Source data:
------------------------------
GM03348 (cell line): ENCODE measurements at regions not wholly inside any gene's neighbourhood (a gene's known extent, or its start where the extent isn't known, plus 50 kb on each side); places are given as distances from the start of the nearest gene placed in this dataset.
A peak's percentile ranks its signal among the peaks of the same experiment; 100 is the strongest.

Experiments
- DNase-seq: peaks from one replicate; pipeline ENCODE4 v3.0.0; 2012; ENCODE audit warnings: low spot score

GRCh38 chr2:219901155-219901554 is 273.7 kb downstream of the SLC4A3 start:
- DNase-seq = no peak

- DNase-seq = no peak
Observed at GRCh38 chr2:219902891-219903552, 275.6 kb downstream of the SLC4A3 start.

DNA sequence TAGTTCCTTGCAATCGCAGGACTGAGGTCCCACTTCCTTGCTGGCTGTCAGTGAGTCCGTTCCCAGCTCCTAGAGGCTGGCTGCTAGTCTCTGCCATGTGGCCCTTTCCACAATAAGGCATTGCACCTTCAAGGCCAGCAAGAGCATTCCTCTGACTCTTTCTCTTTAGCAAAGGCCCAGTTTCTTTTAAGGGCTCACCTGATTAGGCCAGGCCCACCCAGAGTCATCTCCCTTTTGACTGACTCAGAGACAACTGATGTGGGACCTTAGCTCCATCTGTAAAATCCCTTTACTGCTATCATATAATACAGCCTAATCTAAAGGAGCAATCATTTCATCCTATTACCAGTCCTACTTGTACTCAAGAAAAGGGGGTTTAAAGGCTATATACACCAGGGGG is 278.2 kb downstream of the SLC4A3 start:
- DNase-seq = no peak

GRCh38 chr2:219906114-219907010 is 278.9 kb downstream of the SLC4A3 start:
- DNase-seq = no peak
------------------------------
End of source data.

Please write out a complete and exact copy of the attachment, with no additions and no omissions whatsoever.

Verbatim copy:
GM03348 (cell line): ENCODE measurements at regions not wholly inside any gene's neighbourhood (a gene's known extent, or its start where the extent isn't known, plus 50 kb on each side); places are given as distances from the start of the nearest gene placed in this dataset.
A peak's percentile ranks its signal among the peaks of the same experiment; 100 is the strongest.

Experiments
- DNase-seq: peaks from one replicate; pipeline ENCODE4 v3.0.0; 2012; ENCODE audit warnings: low spot score

GRCh38 chr2:219901155-219901554 is 273.7 kb downstream of the SLC4A3 start:
- DNase-seq = no peak

- DNase-seq = no peak
Observed at GRCh38 chr2:219902891-219903552, 275.6 kb downstream of the SLC4A3 start.

DNA sequence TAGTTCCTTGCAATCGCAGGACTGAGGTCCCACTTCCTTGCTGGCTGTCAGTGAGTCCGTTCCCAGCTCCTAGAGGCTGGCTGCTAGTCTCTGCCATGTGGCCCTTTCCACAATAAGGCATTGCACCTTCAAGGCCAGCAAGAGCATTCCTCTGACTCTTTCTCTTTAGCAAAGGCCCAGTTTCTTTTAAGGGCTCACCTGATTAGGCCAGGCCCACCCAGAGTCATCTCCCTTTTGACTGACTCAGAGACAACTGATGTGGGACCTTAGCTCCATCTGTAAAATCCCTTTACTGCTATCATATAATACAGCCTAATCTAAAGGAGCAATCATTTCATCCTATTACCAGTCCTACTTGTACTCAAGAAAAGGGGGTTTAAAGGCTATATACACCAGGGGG is 278.2 kb downstream of the SLC4A3 start:
- DNase-seq = no peak

GRCh38 chr2:219906114-219907010 is 278.9 kb downstream of the SLC4A3 start:
- DNase-seq = no peak